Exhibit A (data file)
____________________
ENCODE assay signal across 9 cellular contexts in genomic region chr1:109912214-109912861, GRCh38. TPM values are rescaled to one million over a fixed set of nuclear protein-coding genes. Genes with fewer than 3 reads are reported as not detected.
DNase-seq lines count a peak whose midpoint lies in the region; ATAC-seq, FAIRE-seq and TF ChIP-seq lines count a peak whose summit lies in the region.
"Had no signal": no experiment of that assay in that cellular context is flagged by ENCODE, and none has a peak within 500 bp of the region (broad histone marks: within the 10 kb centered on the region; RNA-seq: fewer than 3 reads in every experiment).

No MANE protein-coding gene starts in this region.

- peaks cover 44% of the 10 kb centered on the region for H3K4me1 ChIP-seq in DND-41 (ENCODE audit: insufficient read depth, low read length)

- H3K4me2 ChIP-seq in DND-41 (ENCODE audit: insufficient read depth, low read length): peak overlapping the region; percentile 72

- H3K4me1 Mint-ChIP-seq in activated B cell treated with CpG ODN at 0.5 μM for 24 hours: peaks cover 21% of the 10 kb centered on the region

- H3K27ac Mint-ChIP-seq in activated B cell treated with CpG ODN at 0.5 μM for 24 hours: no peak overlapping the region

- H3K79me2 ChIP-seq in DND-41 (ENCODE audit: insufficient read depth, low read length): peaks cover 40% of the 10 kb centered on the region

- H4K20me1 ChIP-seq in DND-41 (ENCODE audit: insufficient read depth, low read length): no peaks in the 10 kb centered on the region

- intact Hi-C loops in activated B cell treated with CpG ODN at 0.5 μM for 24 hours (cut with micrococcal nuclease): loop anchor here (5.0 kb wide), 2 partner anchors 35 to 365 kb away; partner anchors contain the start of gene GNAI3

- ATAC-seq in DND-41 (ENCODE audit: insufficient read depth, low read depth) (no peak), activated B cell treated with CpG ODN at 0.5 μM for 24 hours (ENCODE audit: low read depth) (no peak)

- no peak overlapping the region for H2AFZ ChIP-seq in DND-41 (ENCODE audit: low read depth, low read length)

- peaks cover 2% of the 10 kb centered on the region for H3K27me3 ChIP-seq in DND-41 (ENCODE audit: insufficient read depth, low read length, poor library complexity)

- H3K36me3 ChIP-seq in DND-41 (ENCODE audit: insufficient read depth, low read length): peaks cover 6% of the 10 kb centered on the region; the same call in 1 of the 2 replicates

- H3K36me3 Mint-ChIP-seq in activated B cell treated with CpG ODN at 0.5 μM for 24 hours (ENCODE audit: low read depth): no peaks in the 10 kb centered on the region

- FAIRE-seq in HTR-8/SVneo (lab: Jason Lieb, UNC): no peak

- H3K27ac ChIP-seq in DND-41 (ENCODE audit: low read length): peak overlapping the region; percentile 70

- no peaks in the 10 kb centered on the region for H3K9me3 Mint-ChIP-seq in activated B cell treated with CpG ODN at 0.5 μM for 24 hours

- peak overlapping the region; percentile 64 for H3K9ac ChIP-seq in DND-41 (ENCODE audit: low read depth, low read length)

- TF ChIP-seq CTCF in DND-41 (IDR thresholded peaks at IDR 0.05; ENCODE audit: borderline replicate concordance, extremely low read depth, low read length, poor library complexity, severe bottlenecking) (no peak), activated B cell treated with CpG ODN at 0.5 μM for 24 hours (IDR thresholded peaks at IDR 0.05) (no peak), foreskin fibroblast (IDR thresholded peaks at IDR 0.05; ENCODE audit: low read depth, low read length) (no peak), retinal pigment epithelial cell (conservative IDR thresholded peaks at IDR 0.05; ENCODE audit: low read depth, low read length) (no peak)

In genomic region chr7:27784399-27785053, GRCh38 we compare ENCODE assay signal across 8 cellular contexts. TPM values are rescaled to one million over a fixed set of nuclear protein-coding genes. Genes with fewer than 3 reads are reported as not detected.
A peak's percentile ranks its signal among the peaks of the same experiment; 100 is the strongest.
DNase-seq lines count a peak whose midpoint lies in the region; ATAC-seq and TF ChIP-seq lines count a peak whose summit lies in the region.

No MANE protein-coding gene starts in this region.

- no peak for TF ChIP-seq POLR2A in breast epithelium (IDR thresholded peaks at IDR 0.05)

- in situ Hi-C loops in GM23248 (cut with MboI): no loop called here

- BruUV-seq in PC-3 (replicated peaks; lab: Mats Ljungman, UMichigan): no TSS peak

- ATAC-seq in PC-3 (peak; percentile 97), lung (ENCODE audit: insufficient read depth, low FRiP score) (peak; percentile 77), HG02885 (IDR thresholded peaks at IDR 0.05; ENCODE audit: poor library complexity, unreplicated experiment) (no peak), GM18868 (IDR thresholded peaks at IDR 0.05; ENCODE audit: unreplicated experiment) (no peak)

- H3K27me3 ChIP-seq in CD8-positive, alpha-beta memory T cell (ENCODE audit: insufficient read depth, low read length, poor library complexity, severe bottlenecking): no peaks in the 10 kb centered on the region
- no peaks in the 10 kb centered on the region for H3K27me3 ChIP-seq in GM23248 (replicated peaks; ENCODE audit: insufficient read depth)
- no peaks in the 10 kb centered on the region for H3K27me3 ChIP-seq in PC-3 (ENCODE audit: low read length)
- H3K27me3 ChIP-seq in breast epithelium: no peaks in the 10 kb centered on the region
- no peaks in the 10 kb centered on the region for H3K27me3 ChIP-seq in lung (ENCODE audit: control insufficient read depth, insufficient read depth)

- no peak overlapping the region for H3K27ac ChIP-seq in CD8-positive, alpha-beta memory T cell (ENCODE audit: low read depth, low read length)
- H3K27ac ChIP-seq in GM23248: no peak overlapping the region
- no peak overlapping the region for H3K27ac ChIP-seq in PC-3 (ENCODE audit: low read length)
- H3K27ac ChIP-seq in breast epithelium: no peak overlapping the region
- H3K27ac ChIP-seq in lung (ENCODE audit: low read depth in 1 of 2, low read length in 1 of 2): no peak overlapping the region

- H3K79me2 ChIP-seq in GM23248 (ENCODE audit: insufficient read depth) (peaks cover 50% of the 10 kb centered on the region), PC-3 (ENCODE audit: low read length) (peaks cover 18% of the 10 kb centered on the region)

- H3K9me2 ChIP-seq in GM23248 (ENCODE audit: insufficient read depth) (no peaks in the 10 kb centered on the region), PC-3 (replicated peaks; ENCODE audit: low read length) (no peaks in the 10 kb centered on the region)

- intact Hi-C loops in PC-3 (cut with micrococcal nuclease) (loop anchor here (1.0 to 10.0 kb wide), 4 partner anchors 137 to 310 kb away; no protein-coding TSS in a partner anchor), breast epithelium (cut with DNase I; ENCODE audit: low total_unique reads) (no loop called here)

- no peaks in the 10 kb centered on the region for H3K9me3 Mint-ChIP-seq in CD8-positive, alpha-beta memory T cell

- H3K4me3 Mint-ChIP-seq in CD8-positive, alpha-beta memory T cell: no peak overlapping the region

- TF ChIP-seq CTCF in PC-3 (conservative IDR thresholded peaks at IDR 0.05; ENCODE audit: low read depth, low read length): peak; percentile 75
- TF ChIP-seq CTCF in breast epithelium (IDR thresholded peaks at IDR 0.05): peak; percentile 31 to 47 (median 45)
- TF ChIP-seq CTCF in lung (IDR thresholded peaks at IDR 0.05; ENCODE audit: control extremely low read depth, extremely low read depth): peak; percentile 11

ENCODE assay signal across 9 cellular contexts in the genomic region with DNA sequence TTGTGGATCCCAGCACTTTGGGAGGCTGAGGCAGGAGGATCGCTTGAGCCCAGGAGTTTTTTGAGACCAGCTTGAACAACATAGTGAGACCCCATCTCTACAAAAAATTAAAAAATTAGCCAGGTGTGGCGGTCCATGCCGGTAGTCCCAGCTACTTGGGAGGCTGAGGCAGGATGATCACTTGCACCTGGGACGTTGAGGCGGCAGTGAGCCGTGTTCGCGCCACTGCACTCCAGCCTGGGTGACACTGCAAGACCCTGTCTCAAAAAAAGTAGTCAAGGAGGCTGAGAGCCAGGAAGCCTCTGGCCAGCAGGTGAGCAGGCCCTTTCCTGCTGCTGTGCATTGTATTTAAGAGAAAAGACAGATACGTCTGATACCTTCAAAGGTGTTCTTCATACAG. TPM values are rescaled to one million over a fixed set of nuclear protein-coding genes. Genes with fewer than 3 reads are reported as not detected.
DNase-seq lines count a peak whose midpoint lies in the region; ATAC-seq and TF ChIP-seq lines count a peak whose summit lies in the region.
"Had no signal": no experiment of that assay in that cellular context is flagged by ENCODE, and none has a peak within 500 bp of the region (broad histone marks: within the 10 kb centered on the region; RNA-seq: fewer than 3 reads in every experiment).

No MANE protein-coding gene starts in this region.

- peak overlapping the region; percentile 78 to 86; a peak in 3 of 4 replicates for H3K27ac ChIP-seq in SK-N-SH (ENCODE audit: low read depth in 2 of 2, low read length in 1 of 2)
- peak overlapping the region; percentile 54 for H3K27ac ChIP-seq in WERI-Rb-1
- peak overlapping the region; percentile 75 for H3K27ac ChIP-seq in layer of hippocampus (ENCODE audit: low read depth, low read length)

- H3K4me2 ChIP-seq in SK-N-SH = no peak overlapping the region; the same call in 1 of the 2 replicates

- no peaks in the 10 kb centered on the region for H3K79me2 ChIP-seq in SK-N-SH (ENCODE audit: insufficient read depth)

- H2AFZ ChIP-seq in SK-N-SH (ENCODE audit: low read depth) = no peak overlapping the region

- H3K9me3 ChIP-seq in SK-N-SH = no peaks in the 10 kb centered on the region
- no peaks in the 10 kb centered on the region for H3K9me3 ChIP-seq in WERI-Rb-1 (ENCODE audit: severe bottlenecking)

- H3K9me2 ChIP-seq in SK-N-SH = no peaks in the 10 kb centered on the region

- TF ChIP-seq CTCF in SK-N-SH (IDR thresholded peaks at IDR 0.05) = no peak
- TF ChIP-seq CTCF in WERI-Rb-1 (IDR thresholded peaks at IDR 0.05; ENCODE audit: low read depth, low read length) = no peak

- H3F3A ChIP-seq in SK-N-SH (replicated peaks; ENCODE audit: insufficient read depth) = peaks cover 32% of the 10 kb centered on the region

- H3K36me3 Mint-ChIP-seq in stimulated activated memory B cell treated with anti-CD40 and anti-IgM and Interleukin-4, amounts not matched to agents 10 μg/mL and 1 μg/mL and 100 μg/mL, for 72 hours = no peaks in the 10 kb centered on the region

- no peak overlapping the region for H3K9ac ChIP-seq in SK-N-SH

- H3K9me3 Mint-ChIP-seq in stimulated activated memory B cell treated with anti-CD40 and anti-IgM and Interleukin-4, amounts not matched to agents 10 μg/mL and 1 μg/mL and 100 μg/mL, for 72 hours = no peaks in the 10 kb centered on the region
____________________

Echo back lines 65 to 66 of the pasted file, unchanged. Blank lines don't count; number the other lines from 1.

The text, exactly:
- no peak overlapping the region for H3K9ac ChIP-seq in SK-N-SH

- H3K9me3 Mint-ChIP-seq in stimulated activated memory B cell treated with anti-CD40 and anti-IgM and Interleukin-4, amounts not matched to agents 10 μg/mL and 1 μg/mL and 100 μg/mL, for 72 hours = no peaks in the 10 kb centered on the region